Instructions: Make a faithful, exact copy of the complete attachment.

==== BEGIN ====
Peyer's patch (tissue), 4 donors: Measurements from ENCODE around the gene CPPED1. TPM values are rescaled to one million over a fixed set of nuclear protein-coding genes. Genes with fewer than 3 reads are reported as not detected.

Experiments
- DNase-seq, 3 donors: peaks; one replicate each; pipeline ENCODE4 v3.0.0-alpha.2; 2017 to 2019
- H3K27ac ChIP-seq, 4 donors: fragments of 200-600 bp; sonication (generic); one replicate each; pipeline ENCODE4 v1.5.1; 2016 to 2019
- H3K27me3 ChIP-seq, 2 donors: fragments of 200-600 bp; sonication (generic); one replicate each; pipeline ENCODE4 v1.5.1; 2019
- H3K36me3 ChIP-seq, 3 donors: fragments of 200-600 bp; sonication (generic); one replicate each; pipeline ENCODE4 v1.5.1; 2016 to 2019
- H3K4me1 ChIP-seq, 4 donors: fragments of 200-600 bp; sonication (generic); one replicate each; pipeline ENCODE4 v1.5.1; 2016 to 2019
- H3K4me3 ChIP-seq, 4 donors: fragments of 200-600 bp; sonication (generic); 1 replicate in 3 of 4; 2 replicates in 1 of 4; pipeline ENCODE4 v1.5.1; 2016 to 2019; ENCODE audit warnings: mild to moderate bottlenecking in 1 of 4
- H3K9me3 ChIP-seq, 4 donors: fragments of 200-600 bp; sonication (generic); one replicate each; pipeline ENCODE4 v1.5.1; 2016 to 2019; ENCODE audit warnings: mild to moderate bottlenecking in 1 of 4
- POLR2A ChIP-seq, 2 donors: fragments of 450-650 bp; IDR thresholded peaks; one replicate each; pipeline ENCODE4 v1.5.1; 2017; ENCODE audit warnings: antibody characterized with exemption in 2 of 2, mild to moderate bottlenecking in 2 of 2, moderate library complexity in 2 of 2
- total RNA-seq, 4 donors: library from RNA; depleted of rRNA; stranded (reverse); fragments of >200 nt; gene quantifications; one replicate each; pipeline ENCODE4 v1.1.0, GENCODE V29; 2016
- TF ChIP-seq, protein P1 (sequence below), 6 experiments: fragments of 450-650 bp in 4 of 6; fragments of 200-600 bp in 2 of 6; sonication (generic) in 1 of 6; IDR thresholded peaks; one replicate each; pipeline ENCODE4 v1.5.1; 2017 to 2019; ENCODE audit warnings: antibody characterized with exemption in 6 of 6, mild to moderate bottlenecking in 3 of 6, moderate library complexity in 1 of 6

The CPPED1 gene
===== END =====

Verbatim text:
Peyer's patch (tissue), 4 donors: Measurements from ENCODE around the gene CPPED1. TPM values are rescaled to one million over a fixed set of nuclear protein-coding genes. Genes with fewer than 3 reads are reported as not detected.

Experiments
- DNase-seq, 3 donors: peaks; one replicate each; pipeline ENCODE4 v3.0.0-alpha.2; 2017 to 2019
- H3K27ac ChIP-seq, 4 donors: fragments of 200-600 bp; sonication (generic); one replicate each; pipeline ENCODE4 v1.5.1; 2016 to 2019
- H3K27me3 ChIP-seq, 2 donors: fragments of 200-600 bp; sonication (generic); one replicate each; pipeline ENCODE4 v1.5.1; 2019
- H3K36me3 ChIP-seq, 3 donors: fragments of 200-600 bp; sonication (generic); one replicate each; pipeline ENCODE4 v1.5.1; 2016 to 2019
- H3K4me1 ChIP-seq, 4 donors: fragments of 200-600 bp; sonication (generic); one replicate each; pipeline ENCODE4 v1.5.1; 2016 to 2019
- H3K4me3 ChIP-seq, 4 donors: fragments of 200-600 bp; sonication (generic); 1 replicate in 3 of 4; 2 replicates in 1 of 4; pipeline ENCODE4 v1.5.1; 2016 to 2019; ENCODE audit warnings: mild to moderate bottlenecking in 1 of 4
- H3K9me3 ChIP-seq, 4 donors: fragments of 200-600 bp; sonication (generic); one replicate each; pipeline ENCODE4 v1.5.1; 2016 to 2019; ENCODE audit warnings: mild to moderate bottlenecking in 1 of 4
- POLR2A ChIP-seq, 2 donors: fragments of 450-650 bp; IDR thresholded peaks; one replicate each; pipeline ENCODE4 v1.5.1; 2017; ENCODE audit warnings: antibody characterized with exemption in 2 of 2, mild to moderate bottlenecking in 2 of 2, moderate library complexity in 2 of 2
- total RNA-seq, 4 donors: library from RNA; depleted of rRNA; stranded (reverse); fragments of >200 nt; gene quantifications; one replicate each; pipeline ENCODE4 v1.1.0, GENCODE V29; 2016
- TF ChIP-seq, protein P1 (sequence below), 6 experiments: fragments of 450-650 bp in 4 of 6; fragments of 200-600 bp in 2 of 6; sonication (generic) in 1 of 6; IDR thresholded peaks; one replicate each; pipeline ENCODE4 v1.5.1; 2017 to 2019; ENCODE audit warnings: antibody characterized with exemption in 6 of 6, mild to moderate bottlenecking in 3 of 6, moderate library complexity in 1 of 6

The CPPED1 gene